A Rare Earth Bonanza
As much as 95% of the world's rare earth elements are produced in China. And it is becoming increasingly urgent for developers to find REEs in other parts of the world.
This becomes more and more apparent every time I talk to high-performance battery manufacturers and companies that rely on rare earth magnets for things like wind turbines and energy efficient electric motors.
Bottom line: China needs those REE supplies for its own consumption.
And in the not-too-distant future, those supplies found outside the Middle Kingdom will be the only supplies we'll be able to get our hands on.
So here are a few companies that are operating in this sector that are not based in China:
Avalon Rare Metals, Inc. (TSX: AVL) – projects in Canada
Great Western Minerals Group (TSX-V: GWG) – projects in Canada, South Africa, and the United States
Hudson Resources, Inc. (TSX-V: HUD) – projects in Greenland
Rare Earth Metals (TSX- V:RA) – projects in Canada
Commerce Resources Corp. (TSX- V:CCE) – projects in Canada
And of course, there's Molycorp (NYSE: MCP), which is the only major U.S. public producer of rare earths. This company is ramping up operations in Mountain Pass, California, just about 15 miles from the Nevada border. Molycorp recently started extracting ore and expects to average 40,000 metric tons per year of rare earth oxide ore from the Mountain Pass mine.
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China sometimes reminds me of a schoolyard bully that no one has the stones to confront.
He'll take your lunch money, make you do his homework, and run your pants up a flag pole during a particularly cold and rainy day...
Or in this case, hoard the world's supply of rare earth metals.
The global investment and manufacturing community's disdain for Chinese manipulation of rare earth markets has led the World Trade Organization (WTO) to rule against China's stockpiling. If China doesn't abide by the ruling, it can be sanctioned.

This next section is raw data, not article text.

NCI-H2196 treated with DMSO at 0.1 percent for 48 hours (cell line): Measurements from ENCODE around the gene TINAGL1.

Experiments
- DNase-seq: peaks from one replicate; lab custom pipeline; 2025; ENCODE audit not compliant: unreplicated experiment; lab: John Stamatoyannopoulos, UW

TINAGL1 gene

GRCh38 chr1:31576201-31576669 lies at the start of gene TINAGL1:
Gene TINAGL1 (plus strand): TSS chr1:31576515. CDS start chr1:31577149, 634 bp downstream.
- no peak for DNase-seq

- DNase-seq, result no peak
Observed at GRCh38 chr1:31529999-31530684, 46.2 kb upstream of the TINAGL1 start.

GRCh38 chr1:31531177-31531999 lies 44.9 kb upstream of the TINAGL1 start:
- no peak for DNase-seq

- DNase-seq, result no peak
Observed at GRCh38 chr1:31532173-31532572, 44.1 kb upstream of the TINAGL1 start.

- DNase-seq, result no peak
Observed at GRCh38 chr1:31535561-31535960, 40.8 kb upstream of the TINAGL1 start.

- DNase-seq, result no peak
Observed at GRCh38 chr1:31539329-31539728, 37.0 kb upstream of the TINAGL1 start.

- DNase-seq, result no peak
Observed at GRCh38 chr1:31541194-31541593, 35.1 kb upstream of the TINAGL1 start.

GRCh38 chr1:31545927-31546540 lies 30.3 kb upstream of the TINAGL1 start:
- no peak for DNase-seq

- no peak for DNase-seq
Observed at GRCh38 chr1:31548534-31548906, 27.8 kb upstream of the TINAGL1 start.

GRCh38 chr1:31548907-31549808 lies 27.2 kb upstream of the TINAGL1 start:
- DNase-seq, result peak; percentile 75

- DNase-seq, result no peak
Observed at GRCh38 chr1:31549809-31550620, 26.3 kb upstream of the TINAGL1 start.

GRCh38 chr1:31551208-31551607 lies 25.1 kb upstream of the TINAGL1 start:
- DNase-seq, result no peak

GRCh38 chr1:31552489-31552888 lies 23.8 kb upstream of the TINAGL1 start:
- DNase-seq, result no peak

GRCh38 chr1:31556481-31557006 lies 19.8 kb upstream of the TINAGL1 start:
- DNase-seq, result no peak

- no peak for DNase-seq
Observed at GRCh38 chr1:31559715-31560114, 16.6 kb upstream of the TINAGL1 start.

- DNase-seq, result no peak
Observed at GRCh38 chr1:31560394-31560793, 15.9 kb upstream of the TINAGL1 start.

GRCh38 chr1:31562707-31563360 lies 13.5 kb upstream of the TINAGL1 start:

Of course, by the time they get around to doing that (which could take years), all those WTO hearings and sanction threats won't even matter anymore...
Because by then, true seekers of wealth will have already turned the tables on China's rare earth bullying — and made billions as a result.
As you may know, rare earths are found in everything from magnets and smartphones to radar equipment and hybrid vehicles. But don't think for a second that manufacturers of all these products are waiting around for some kind of WTO ruling to save their businesses from ruin...
The fact is any company that relies on rare earths today is either actively developing new technologies that rely less and less on rare earths — or they're simply getting in on a wave of new non-Chinese rare earth producers.
Take Toyota (NYSE: TM), for instance: The automaker has invested in non-Chinese rare earth producers as a hedge, including a Vietnamese mining company that signed off on one such deal just a few months ago. And Toyota recently announced it has developed a way to make hybrid and electric vehicles without rare earths...
The new technology could start appearing in the market within two years.
(Must be valid, will be verified)
October 27th, 2013
The rare earth story has been gripping the market for years now.
Just three years ago, no one even knew what rare earth elements (REEs) were...
Then, almost overnight, they were in high demand for smart electronics and high-tech energy solutions.